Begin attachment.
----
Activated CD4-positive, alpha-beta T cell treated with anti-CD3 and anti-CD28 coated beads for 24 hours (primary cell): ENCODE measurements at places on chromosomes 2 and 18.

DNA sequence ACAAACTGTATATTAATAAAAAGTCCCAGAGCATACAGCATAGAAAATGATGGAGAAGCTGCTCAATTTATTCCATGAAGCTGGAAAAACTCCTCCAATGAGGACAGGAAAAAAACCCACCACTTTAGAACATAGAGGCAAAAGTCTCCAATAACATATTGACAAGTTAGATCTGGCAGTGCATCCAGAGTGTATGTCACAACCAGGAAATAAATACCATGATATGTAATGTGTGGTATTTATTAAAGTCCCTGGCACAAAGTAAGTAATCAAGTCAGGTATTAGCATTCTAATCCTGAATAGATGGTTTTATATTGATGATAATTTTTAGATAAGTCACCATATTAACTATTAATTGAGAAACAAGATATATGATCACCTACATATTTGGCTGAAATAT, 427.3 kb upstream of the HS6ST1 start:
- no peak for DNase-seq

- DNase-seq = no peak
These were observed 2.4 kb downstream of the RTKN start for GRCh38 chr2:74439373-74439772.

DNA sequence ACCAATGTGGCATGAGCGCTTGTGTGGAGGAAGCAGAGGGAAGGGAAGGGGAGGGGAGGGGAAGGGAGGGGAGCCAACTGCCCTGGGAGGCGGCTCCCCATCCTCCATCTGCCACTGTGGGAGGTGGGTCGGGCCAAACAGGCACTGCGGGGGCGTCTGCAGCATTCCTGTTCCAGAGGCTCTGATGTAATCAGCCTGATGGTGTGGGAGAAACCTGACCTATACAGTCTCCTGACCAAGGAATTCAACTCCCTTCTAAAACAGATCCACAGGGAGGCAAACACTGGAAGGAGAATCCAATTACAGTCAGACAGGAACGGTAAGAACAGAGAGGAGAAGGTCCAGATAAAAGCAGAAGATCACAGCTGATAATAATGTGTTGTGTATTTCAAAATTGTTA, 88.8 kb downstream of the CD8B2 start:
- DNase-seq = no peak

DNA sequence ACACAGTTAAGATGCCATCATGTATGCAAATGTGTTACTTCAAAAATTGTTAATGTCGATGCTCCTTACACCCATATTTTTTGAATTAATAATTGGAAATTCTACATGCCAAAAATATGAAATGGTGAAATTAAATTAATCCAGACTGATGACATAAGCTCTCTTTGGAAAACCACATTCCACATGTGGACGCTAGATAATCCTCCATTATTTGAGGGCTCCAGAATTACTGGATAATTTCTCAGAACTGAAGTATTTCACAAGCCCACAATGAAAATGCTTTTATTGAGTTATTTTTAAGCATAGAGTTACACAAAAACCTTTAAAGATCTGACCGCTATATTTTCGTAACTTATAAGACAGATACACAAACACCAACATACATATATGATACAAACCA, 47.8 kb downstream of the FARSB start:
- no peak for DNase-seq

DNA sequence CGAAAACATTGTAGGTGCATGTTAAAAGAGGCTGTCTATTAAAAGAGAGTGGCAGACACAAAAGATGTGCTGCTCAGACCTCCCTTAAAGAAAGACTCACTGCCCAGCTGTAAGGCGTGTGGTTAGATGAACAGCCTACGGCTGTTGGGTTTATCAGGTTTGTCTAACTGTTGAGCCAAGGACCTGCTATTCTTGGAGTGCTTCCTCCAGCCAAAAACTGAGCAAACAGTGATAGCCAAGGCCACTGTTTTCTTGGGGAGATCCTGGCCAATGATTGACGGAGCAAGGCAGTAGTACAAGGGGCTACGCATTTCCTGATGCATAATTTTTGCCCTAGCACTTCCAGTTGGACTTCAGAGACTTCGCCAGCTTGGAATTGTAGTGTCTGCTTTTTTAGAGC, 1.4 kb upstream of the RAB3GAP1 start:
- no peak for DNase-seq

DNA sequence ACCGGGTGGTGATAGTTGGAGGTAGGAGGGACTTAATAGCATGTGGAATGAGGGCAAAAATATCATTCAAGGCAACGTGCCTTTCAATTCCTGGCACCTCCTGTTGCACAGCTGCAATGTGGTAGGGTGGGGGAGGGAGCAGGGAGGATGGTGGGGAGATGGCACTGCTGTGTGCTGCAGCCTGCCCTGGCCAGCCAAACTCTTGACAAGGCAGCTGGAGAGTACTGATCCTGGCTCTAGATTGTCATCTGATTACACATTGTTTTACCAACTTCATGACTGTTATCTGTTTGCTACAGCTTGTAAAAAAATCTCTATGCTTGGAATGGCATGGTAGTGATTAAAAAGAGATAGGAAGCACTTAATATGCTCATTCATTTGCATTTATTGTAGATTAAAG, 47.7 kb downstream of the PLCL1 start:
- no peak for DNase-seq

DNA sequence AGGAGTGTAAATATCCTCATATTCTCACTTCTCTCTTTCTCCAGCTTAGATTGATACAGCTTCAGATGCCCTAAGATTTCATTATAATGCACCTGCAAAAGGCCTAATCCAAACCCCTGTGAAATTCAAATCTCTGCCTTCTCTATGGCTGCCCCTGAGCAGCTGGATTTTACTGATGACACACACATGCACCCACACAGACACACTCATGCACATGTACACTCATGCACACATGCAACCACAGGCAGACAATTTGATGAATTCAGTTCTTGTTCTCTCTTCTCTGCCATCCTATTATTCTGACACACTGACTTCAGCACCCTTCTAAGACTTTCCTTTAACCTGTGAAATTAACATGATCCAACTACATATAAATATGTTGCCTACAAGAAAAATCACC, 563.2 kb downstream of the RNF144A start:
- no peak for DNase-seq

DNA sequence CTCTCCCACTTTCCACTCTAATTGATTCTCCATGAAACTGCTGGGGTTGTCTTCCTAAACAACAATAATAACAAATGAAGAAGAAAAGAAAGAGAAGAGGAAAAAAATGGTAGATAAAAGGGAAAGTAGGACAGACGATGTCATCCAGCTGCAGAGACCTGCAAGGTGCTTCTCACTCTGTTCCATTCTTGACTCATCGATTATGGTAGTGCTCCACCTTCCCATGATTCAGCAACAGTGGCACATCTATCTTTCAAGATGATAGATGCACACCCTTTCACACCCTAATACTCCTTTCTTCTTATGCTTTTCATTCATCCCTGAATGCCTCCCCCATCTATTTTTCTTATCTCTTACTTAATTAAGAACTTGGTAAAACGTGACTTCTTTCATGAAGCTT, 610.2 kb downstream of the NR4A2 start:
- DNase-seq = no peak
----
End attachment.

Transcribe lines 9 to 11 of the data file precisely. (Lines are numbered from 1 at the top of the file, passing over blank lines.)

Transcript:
- no peak for DNase-seq

DNA sequence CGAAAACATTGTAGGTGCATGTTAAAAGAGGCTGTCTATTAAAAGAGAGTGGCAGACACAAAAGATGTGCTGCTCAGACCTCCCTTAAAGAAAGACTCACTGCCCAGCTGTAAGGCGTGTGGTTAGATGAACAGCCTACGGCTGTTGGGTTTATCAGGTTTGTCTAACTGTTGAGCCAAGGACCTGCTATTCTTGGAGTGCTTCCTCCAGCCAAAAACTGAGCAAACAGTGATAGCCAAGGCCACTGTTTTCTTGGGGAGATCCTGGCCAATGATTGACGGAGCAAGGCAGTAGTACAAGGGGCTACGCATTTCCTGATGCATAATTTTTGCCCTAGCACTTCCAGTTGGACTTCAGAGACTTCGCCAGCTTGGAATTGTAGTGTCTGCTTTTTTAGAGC, 1.4 kb upstream of the RAB3GAP1 start:
- no peak for DNase-seq